With the family shift weighing down on both of them, the vacation does not start well for the girls. Stephanie nearly falls off a horse, and Diana is even more annoyed when her socially skilled stepsister starts making friends with other children right away. But then Diana discovers the wolves: two part-wolf, part-dog hybrids that a local man keeps for show. Diana’s heart goes out immediately to the skinny, frightened creatures, who are kept in a small pen with little food or water. She determines to free them, and when Stephanie catches wind of her plan, the usually cautious brunette decides to help Diana. Together they free the wolves, but their actions have far-reaching consequences that they didn’t consider. The girls must help those who wish to bring the wolves safely home, realizing along the way that they’re more similar than they thought.

Check this title’s availability in the UNC-Chapel Hill Library catalog.

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Filed under 2010-2019, 2012, Children & Young Adults, Kline, Lisa Williams, Mountains, Novels Set in Fictional Places

Faith Hunter. Raven Cursed. New York: Roc, 2012.

The fourth book in the Jane Yellowrock Series, Raven Cursed sees the hardened vampire killer return to her home state of North Carolina. Jane Yellowrock, a Cherokee skinwalker bonded to the soul of a mountain lion called simply Beast, has been living and working in New Orleans for the past few years. At first she was a one-woman operation, hunting down rogue vampires, but lately she’s been working for Leo Pellissier, the vampire master of New Orleans and the entire southeast. While suspicious of her true nature (which Jane hides), the vampires see the value in her hunting down those rogues that threaten their uneasy peace with humans.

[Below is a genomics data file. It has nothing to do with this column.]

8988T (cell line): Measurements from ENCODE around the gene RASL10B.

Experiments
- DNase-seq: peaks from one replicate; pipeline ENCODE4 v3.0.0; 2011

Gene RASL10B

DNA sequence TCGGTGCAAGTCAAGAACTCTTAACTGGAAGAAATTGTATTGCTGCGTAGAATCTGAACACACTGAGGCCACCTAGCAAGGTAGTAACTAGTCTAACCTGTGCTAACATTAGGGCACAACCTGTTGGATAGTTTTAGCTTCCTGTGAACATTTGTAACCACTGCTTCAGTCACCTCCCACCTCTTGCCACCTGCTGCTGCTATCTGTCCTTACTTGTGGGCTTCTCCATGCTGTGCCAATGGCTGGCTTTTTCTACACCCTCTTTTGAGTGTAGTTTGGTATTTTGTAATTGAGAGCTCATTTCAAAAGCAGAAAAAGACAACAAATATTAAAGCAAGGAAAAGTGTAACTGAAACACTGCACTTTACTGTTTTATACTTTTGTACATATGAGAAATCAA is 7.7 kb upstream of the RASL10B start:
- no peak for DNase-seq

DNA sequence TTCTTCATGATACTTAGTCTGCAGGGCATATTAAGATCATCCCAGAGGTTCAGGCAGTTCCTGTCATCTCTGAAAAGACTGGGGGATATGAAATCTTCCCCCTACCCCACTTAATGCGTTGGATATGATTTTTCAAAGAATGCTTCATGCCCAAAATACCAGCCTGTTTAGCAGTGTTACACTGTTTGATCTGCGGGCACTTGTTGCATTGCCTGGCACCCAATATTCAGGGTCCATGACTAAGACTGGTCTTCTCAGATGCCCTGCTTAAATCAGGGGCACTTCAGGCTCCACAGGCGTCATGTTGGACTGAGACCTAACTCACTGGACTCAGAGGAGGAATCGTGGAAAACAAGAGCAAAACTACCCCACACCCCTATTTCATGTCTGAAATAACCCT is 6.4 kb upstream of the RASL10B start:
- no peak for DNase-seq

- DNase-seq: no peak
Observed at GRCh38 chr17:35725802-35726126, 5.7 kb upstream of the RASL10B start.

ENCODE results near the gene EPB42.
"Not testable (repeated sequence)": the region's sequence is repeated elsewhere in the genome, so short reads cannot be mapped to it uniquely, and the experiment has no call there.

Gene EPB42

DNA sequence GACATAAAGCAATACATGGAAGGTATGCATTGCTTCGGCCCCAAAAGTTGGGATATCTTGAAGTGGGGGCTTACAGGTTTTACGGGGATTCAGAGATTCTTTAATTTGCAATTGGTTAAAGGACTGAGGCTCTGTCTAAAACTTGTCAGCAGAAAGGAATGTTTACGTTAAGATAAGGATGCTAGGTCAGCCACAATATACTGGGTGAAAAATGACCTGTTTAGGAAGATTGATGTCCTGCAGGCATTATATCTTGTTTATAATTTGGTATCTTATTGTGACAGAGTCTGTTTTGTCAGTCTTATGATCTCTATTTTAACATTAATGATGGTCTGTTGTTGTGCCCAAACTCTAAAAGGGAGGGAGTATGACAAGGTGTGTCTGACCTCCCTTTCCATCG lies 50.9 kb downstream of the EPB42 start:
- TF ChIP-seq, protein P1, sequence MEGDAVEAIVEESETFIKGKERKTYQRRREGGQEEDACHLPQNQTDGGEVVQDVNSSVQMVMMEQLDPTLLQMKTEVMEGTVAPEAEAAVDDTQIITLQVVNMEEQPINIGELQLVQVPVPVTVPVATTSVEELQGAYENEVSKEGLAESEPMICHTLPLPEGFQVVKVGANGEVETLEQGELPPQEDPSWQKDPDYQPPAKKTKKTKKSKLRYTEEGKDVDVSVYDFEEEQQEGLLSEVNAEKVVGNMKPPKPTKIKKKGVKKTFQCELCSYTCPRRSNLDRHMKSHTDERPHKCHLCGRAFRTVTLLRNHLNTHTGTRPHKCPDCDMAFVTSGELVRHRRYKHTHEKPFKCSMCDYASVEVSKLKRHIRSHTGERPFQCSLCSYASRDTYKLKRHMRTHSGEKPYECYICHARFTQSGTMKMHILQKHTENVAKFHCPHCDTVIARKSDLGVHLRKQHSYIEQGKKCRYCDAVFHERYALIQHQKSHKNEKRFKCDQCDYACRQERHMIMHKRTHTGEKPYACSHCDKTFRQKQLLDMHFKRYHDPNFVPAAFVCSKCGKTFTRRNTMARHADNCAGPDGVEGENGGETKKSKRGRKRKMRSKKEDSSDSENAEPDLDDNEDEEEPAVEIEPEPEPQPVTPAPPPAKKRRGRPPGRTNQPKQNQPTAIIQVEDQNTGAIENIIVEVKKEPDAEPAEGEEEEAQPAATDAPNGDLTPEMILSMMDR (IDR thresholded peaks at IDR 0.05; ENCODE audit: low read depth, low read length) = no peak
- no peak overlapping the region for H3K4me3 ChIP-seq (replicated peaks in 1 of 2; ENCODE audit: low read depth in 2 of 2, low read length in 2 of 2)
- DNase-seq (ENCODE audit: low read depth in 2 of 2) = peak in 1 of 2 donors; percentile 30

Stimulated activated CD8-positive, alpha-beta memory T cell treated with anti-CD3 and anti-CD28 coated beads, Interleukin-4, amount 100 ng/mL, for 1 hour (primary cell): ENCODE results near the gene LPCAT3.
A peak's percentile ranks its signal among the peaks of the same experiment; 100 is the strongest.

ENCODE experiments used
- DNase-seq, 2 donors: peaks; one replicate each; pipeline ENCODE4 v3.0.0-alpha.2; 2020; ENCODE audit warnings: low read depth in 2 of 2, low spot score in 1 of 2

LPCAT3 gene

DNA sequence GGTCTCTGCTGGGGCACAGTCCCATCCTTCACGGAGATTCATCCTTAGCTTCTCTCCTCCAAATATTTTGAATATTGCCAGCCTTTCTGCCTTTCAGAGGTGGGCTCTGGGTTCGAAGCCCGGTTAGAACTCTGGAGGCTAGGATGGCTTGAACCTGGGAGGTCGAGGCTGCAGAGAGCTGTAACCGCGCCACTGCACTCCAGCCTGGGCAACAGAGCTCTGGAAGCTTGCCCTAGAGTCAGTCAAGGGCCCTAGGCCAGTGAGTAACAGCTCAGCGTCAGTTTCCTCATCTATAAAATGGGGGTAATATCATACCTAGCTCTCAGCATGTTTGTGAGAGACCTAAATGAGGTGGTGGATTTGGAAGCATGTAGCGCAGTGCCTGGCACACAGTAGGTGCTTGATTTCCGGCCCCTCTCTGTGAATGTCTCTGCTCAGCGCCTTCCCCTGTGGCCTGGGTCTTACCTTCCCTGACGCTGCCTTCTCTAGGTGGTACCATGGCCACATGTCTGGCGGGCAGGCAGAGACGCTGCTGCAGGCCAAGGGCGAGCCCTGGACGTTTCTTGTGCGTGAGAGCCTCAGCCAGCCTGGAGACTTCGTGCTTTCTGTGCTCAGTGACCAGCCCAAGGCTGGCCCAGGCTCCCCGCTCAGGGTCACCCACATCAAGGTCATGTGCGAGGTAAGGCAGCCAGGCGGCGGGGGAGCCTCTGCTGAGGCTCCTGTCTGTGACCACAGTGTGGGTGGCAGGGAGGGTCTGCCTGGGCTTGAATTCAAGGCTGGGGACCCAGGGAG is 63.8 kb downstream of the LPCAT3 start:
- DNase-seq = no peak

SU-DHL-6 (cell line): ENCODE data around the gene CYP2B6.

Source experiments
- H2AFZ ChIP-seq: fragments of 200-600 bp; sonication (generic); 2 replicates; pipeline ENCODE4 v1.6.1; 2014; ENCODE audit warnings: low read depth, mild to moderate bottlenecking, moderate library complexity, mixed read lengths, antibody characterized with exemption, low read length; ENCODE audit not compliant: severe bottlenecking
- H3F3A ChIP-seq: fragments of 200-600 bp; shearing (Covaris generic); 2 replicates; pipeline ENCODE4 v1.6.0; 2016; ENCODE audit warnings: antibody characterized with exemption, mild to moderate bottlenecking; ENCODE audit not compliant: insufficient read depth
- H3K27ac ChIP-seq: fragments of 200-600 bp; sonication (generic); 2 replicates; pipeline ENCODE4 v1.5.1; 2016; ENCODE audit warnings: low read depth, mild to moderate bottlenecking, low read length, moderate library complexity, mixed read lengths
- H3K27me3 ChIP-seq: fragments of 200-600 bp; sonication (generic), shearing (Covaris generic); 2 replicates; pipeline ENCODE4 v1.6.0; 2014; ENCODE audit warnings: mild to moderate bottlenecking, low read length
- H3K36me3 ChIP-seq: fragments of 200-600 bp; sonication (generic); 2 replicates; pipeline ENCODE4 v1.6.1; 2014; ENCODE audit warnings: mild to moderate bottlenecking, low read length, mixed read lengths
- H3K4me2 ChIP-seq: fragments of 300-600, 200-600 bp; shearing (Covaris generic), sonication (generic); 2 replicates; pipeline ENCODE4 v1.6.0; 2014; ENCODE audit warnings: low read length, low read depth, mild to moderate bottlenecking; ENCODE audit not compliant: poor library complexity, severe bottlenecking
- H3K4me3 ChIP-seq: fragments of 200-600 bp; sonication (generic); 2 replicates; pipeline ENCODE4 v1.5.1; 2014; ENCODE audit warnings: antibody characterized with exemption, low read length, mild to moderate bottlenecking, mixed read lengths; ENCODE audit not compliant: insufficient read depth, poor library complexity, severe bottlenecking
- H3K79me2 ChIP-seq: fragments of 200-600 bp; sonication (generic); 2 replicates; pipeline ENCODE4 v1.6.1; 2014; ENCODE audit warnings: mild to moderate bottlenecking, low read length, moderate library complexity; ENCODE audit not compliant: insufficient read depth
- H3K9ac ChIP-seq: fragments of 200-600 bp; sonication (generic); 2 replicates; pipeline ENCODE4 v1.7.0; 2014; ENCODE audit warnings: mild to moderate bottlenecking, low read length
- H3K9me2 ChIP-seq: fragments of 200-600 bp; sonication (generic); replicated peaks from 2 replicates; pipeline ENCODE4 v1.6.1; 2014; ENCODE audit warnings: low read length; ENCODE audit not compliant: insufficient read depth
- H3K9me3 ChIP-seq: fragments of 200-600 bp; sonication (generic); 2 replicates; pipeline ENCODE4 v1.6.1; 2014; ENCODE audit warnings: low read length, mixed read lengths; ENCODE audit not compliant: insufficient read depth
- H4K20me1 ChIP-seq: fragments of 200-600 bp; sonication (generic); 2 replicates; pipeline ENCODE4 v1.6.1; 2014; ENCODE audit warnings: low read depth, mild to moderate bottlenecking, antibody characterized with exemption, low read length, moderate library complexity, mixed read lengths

What brings Jane back to the Old North State is a vampire parley– a powerful vampire named Lincoln Shaddock wants to form his own clan in Asheville, but has to petition Jane’s boss for the right to do so. Jane is in charge of security, and while she isn’t thrilled, she has reason to hope that the parley will be over quietly and quickly with minimal fuss. But when Jane arrives in Asheville, she finds more than she bargained for: a pair of werewolves out for revenge, a pissed off grindylow, a coven of witches whose leader has gone insane, and something far more dark and dangerous that knows all about Jane. Will Jane and Beast survive their return to the Appalachians? Readers of the Southern Vampire Mysteries and fans of True Blood will be excited to find a modern, gutsy heroine in this supernatural thriller.

Check this title’s availability in the UNC-Chapel Hill Library catalog.